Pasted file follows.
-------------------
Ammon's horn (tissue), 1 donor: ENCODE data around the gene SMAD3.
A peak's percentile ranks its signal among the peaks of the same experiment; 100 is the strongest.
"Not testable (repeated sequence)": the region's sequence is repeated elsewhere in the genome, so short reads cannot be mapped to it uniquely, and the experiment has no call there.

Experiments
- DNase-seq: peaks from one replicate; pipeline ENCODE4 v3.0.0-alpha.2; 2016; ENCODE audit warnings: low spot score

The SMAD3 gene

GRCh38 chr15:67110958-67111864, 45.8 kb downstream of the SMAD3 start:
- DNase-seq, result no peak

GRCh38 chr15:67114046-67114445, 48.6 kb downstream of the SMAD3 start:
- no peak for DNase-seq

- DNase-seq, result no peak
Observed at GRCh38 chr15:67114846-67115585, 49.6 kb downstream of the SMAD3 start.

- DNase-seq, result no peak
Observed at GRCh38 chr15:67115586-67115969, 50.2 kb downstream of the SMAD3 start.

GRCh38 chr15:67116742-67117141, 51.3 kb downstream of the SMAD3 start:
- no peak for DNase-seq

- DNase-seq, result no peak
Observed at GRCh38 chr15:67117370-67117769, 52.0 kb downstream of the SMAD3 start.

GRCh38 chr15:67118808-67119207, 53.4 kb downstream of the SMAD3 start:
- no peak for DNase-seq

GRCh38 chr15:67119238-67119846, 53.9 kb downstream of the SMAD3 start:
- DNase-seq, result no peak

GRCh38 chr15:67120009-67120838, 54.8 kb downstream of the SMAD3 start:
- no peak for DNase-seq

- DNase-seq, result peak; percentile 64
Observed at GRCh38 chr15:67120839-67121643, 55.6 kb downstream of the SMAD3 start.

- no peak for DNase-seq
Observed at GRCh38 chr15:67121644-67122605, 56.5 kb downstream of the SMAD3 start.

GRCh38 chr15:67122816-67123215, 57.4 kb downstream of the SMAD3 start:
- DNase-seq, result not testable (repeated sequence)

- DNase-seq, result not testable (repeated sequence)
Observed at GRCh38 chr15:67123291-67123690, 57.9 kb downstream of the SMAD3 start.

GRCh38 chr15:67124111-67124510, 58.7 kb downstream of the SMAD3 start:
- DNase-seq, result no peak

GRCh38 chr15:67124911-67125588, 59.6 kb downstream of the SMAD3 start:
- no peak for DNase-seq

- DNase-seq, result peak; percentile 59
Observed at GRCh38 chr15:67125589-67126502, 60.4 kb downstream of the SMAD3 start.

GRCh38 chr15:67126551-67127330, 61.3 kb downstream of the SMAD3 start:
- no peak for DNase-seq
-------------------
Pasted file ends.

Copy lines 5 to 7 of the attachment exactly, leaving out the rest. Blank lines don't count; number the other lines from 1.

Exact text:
- DNase-seq: peaks from one replicate; pipeline ENCODE4 v3.0.0-alpha.2; 2016; ENCODE audit warnings: low spot score

The SMAD3 gene

GRCh38 chr15:67110958-67111864, 45.8 kb downstream of the SMAD3 start: